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Critically endangered Victorian dolphins suffering highest known levels of toxic pollutants

RMIT University 3 mins read
Burrunan dolphins. Credit: Marine Mammal Foundation.

Critically endangered dolphins in the waters off Melbourne and Gippsland have been found with the highest concentrations of PFAS chemicals in dolphins reported anywhere in the world, according to new research. 

The joint study by scientists from the Marine Mammal Foundation, RMIT and Melbourne University found alarming concentrations of the chemicals – widely used in food packaging, firefighting foam and non-stick cookware and notoriously known as ‘forever chemicals’ for not breaking down – in Victoria’s critically endangered Burrunan dolphins. 

Samples were taken from 38 dolphins of various species found stranded along Victoria's coastline, but especially high PFAS liver concentrations were found among the Burrunan dolphin populations of Port Phillip Bay and Gippsland Lakes.  

Average concentrations of some chemicals in these populations were more than 10 times higher than what scientists believe causes liver toxicity and a range of health issues. 

One juvenile Burrunan dolphin from Port Phillip Bay had a PFAS liver concentration of 19,500 nanograms per gram – the highest level recorded in an individual dolphin globally. 

Study lead author Chantel Foord said these results are both highly concerning and globally significant. 

“Not only did we find the highest levels of these man-made toxicants in a species that’s already critically endangered – including in newborn and juveniles – we also found one dolphin from Port Phillip Bay with PFAS concentrations almost 30% higher than any other individual dolphin reported globally,” said Foord, who is a joint PhD researcher with both RMIT’s Ecotoxicology Research Group and the Marine Mammal Foundation. 

Foord said these results did not necessarily mean risk to humans in Victorian waters: dolphins ingest whole fish including the liver, which accumulates these pollutants, whereas we only eat fish muscle tissue. 

Major sources of PFAS in the aquatic environment have been attributed to manufacturing effluent, wastewater treatment plant discharge, urban and landfill run-off and firefighting foams used on land near waterways. 

While there is international regulation for some of these chemicals, Australia has yet to ratify the Stockholm Convention on Persistent Organic Pollutants in full, enabling their import for use in a range of products over decades.  

The ground-breaking research, published in top journal Science of the Total Environment, highlights the mystery behind this pollution of marine mammals, as no PFAS manufacturing occurs in Australia.  

Foord emphasized the need to identify the sources and understand how these chemicals behave in the environment. 

“While we would expect higher concentrations in locations where these chemicals are made, that is not what this study found,” she said. “So, without manufacturing occurring in Australia, why are we recording these alarming PFAS levels?”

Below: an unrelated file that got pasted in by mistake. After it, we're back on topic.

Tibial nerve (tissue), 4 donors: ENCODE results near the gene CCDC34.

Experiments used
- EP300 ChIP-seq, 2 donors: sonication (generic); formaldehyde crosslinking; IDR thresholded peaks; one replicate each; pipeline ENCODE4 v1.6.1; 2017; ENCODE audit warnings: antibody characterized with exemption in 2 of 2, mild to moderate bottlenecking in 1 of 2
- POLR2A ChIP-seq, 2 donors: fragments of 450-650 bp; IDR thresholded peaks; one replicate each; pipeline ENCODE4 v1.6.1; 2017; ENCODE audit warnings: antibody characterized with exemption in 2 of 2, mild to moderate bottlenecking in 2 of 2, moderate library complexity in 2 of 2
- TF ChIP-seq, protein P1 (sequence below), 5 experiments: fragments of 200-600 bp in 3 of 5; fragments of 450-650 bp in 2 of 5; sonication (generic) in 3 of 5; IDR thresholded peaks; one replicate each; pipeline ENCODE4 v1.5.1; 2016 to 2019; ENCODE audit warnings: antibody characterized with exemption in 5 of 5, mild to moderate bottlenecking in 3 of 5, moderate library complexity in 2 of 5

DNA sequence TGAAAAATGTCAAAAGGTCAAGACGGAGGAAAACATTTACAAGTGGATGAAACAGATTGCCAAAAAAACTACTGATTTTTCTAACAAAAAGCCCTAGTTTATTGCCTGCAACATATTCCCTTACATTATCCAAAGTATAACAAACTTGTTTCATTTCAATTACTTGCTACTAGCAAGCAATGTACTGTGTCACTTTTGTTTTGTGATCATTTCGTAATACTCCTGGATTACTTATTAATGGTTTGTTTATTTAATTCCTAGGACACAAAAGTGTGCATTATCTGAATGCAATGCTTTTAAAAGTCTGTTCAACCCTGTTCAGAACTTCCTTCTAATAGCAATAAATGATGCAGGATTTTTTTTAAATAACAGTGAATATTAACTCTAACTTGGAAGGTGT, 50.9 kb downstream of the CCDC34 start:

“Most importantly, how are they going to impact the viability of these dolphin populations?” 

The study also revealed emerging contaminants in the environment, indicating that newer replacement chemicals are already bioaccumulating through the food web to the dolphins. 

A critically endangered dolphin 

The Burrunan dolphin was first described as a separate species in 2011 by Marine Mammal Foundation Director, Dr Kate Robb, also a co-author on this study. 

Sadly, it’s already critically endangered.  

Robb said the only two known populations – in Port Phillip Bay and the Gippsland Lakes – are both small and already at high risk of localised extinction. 

“With only 250 individuals across these populations, increasing our understanding of threatening processes is absolutely crucial for the conservation and protection of the Burrunan dolphin, and in the management and mitigation of those threats,” she said.  

“Given the current immune compromising risks and health impacts associated with PFAS exposure, it is incredibly concerning that these Burrunan dolphins studied have the highest level of documented PFAS worldwide, especially due to their high vulnerability and risk of extinction.”  

“This study highlights how crucial it is that we continue our vital research to ensure the future of the species.” 

‘Hepatic concentrations of per- and polyfluoroalkyl substances (PFAS) in dolphins from south-east Australia: Highest reported globally’ by Chantel Foord, Drew Szabo, Kate Robb, Bradley Clarke and Dayanthi Nugegoda is published in Science of the Total Environment (DOI: 10.1016/j.scitotenv.2023.168438). 


Contact details:

For interviews: 

Chantel Foord -  0422 981 270

Dr Kate Robb -  0416 227 575


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